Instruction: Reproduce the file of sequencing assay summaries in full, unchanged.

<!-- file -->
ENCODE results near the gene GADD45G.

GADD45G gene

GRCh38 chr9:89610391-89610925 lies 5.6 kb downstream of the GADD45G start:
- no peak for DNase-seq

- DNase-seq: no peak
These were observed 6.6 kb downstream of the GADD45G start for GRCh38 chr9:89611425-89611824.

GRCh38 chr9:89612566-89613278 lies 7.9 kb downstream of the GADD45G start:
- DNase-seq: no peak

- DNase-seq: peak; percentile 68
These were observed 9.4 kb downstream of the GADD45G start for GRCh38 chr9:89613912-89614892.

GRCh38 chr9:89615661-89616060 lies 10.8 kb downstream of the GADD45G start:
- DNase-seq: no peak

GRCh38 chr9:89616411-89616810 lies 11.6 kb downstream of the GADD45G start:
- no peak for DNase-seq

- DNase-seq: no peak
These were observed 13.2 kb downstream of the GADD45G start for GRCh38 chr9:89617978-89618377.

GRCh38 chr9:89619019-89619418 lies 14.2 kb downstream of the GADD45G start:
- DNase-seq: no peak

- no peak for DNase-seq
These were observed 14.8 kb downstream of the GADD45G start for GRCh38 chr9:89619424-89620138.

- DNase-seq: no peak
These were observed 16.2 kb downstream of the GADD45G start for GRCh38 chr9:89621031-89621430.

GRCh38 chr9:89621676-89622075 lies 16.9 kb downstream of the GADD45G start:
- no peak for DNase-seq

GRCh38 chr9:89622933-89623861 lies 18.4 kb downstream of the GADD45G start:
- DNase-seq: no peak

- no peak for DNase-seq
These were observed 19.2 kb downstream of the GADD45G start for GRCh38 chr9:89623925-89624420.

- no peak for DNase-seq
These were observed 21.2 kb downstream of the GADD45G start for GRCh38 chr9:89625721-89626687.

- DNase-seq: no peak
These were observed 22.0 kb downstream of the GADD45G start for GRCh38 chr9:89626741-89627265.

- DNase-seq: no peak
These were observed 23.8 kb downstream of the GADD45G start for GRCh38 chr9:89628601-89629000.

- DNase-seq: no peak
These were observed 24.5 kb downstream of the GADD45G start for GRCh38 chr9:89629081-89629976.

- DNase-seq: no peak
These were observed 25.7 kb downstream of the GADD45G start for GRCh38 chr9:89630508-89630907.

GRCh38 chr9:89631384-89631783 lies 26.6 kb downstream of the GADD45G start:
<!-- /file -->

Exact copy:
ENCODE results near the gene GADD45G.

GADD45G gene

GRCh38 chr9:89610391-89610925 lies 5.6 kb downstream of the GADD45G start:
- no peak for DNase-seq

- DNase-seq: no peak
These were observed 6.6 kb downstream of the GADD45G start for GRCh38 chr9:89611425-89611824.

GRCh38 chr9:89612566-89613278 lies 7.9 kb downstream of the GADD45G start:
- DNase-seq: no peak

- DNase-seq: peak; percentile 68
These were observed 9.4 kb downstream of the GADD45G start for GRCh38 chr9:89613912-89614892.

GRCh38 chr9:89615661-89616060 lies 10.8 kb downstream of the GADD45G start:
- DNase-seq: no peak

GRCh38 chr9:89616411-89616810 lies 11.6 kb downstream of the GADD45G start:
- no peak for DNase-seq

- DNase-seq: no peak
These were observed 13.2 kb downstream of the GADD45G start for GRCh38 chr9:89617978-89618377.

GRCh38 chr9:89619019-89619418 lies 14.2 kb downstream of the GADD45G start:
- DNase-seq: no peak

- no peak for DNase-seq
These were observed 14.8 kb downstream of the GADD45G start for GRCh38 chr9:89619424-89620138.

- DNase-seq: no peak
These were observed 16.2 kb downstream of the GADD45G start for GRCh38 chr9:89621031-89621430.

GRCh38 chr9:89621676-89622075 lies 16.9 kb downstream of the GADD45G start:
- no peak for DNase-seq

GRCh38 chr9:89622933-89623861 lies 18.4 kb downstream of the GADD45G start:
- DNase-seq: no peak

- no peak for DNase-seq
These were observed 19.2 kb downstream of the GADD45G start for GRCh38 chr9:89623925-89624420.

- no peak for DNase-seq
These were observed 21.2 kb downstream of the GADD45G start for GRCh38 chr9:89625721-89626687.

- DNase-seq: no peak
These were observed 22.0 kb downstream of the GADD45G start for GRCh38 chr9:89626741-89627265.

- DNase-seq: no peak
These were observed 23.8 kb downstream of the GADD45G start for GRCh38 chr9:89628601-89629000.

- DNase-seq: no peak
These were observed 24.5 kb downstream of the GADD45G start for GRCh38 chr9:89629081-89629976.

- DNase-seq: no peak
These were observed 25.7 kb downstream of the GADD45G start for GRCh38 chr9:89630508-89630907.

GRCh38 chr9:89631384-89631783 lies 26.6 kb downstream of the GADD45G start: